The polymerisation of MIM monomers has the advantage that the exact nature of the interlocked component(s) being incorporated into the polymer is known and as such, assuming the integrity of the mechanical bond is maintained under the reaction conditions, the ratio of repeating units to mechanical bonds can be known with precision. However, the synthesis of mechanically interlocked monomers containing functional groups suitable for polymerisation may be arduous, limiting the amount of material that can be conveniently accessed.

A commonly used route to discrete rotaxanes is to form a pseudorotaxane, or host–guest complex, between a macrocycle and a linear guest, before covalently appending stoppering groups to secure the mechanical bond; this is known as capping. This approach can be applied to main chain polyrotaxanes, wherein self-assembled pseudo-interlocked monomers are polymerised in the presence of a suitable bulky reagent, resulting in simultaneous in situ formation and stoppering of a pseudopolyrotaxane (Fig. 25). Through careful design of the components and choice of functional groups for the polymerisation reaction other forms of mechanically interlocked polymers can be accessed. A limitation of this approach is that the ratio of recognition sites to interlocked macrocycles is likely to be less than unity. However, the simplicity and relative ease of access to starting materials for this method makes it a highly attractive one that has been exploited extensively in the synthesis of polymeric MIMs.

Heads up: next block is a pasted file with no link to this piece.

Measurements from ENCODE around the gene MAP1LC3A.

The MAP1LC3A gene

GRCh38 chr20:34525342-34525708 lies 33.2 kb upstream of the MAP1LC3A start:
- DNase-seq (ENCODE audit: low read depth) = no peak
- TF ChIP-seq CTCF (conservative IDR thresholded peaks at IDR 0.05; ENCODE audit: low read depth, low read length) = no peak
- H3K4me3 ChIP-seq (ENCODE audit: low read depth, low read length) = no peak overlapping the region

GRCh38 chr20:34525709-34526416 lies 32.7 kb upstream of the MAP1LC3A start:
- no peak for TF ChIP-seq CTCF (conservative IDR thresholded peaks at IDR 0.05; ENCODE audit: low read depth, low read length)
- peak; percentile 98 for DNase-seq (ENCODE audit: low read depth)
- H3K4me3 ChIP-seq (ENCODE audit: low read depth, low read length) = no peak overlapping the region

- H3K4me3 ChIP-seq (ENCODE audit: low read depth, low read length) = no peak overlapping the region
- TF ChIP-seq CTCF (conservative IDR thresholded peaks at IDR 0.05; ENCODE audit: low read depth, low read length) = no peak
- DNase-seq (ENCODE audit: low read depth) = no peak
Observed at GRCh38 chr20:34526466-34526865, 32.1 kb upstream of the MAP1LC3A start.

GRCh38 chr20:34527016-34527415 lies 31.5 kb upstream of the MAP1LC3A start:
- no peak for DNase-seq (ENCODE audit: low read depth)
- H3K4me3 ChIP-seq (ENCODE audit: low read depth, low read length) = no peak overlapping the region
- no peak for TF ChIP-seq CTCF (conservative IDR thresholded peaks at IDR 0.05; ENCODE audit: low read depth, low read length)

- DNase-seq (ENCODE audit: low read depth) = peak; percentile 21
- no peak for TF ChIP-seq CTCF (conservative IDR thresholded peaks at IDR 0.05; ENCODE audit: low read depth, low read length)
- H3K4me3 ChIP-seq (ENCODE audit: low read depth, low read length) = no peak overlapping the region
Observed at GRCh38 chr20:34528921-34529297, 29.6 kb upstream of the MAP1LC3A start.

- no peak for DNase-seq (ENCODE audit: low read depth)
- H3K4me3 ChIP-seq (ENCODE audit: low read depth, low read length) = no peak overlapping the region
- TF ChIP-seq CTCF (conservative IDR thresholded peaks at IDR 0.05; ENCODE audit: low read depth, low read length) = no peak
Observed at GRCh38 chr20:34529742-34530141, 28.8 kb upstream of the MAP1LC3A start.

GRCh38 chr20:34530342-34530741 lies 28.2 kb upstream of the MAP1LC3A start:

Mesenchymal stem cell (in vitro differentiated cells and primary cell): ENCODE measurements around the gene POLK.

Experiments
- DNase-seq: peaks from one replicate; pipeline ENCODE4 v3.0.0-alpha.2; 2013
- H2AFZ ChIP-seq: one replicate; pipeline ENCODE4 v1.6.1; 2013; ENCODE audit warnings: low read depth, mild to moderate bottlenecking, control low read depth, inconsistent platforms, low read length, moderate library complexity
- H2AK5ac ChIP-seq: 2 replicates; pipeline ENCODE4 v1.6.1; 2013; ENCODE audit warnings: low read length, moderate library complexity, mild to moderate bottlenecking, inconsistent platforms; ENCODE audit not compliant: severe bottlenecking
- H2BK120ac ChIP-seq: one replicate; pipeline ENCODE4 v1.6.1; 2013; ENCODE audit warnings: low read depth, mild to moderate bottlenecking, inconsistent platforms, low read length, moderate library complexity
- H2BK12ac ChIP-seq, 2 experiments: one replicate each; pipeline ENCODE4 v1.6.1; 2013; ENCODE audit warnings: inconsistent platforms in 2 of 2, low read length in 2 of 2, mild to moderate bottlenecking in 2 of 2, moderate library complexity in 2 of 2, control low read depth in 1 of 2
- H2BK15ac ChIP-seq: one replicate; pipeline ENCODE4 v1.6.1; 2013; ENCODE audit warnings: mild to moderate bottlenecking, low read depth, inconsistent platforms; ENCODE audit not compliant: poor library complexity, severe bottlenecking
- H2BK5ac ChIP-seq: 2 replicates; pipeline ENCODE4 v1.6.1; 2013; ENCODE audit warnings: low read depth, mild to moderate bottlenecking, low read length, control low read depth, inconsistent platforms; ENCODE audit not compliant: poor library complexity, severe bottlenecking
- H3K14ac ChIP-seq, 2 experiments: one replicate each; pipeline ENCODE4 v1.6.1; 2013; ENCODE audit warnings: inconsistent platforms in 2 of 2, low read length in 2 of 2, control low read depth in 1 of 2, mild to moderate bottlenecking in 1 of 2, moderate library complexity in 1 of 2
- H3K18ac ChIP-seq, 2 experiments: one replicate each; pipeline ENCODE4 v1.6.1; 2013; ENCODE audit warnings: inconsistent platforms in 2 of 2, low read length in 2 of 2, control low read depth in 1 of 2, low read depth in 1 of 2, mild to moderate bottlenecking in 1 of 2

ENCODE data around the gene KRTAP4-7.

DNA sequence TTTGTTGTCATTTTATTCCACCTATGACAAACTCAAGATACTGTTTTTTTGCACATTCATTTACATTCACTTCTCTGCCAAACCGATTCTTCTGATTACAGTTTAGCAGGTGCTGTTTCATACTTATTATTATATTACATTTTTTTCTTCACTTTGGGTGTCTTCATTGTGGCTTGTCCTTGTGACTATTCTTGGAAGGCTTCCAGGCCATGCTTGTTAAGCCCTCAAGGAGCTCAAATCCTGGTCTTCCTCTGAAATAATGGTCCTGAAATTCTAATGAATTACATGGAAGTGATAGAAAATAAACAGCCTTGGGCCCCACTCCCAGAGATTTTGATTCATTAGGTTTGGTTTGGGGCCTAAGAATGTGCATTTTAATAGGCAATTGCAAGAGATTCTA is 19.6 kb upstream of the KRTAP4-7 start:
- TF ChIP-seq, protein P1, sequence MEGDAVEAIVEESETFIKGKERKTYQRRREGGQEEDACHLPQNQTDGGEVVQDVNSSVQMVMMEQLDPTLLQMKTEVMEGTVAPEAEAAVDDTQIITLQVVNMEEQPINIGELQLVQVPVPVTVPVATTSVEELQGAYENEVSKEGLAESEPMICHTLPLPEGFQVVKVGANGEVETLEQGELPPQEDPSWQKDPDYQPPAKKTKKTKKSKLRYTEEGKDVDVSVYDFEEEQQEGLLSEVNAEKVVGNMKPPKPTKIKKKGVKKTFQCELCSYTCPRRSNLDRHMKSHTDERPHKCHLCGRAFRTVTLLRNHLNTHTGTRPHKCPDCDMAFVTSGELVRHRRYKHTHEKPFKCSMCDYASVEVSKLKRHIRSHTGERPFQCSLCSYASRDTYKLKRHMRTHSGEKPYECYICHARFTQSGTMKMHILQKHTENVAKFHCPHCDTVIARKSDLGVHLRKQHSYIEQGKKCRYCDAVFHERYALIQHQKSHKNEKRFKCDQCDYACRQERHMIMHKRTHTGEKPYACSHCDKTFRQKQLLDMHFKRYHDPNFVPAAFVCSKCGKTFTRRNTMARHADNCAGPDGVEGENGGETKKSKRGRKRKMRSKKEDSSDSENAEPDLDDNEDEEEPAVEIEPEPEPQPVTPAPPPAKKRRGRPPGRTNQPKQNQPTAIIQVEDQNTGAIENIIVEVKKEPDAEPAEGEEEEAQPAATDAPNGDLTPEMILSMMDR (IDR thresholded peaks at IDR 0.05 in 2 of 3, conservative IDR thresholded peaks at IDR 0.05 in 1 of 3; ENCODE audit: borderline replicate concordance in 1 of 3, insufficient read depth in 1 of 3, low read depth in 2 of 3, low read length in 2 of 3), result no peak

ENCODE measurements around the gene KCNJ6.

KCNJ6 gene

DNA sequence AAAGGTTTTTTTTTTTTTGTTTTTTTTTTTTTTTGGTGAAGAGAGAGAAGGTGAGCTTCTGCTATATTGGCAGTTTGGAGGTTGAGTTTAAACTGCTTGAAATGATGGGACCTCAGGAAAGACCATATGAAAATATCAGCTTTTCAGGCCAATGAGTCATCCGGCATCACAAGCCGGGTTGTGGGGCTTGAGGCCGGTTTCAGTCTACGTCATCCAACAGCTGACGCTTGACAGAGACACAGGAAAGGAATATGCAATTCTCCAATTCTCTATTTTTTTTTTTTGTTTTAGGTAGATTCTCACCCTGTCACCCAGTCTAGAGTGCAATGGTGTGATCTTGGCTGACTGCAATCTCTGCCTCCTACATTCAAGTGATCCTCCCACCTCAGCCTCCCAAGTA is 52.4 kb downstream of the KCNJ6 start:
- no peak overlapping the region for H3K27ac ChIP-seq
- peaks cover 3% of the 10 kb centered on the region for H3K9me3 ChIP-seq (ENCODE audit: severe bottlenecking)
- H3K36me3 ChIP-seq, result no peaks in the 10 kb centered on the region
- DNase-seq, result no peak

image file: d0ob01583k-f25.tif
Fig. 25 Polymerisation of a pseudo[2]rotaxane, derived from the self-assembly of a reactive axle unit with a macrocycle, in the presence of a stoppering reagent results in a main chain poly[n]rotaxane. Due to the equilibrium formation of the pseudorotaxane precursor, the number of trapped macrocycles, n, is less than the total number of recognition sites, n + m.

In 1989 Gibson and co-workers reported the synthesis of a polyester from the condensation of sebacoyl chloride with 1,10-decanediol using macrocyclic 30-crown-10 as solvent, with addition of 3,3,3-triphenylpropionyl chloride as a stoppering group prior to the end of the reaction. By using the macrocycle as solvent it was hoped that serendipitous threading would take place in the vein of Harrison and Harrison's statistical synthesis of a [2]rotaxane,4 with kinetic trapping of the threaded crown ethers effected by the bulky stopper groups. Purification of the resultant polyrotaxane by precipitation ensured removal of any remaining non-interlocked macrocycle, and the repeating unit/macrocycle ratio was determined to be 6.0 by integration of signals in the NMR spectrum.98 Gradual de-threading of the polymer over time indicated that this was in fact a metastable pseudopolyrotaxane. Subsequent use of larger substituted trityl groups in a similar polyrotaxane, prepared by transesterification, was shown to completely inhibit de-threading.99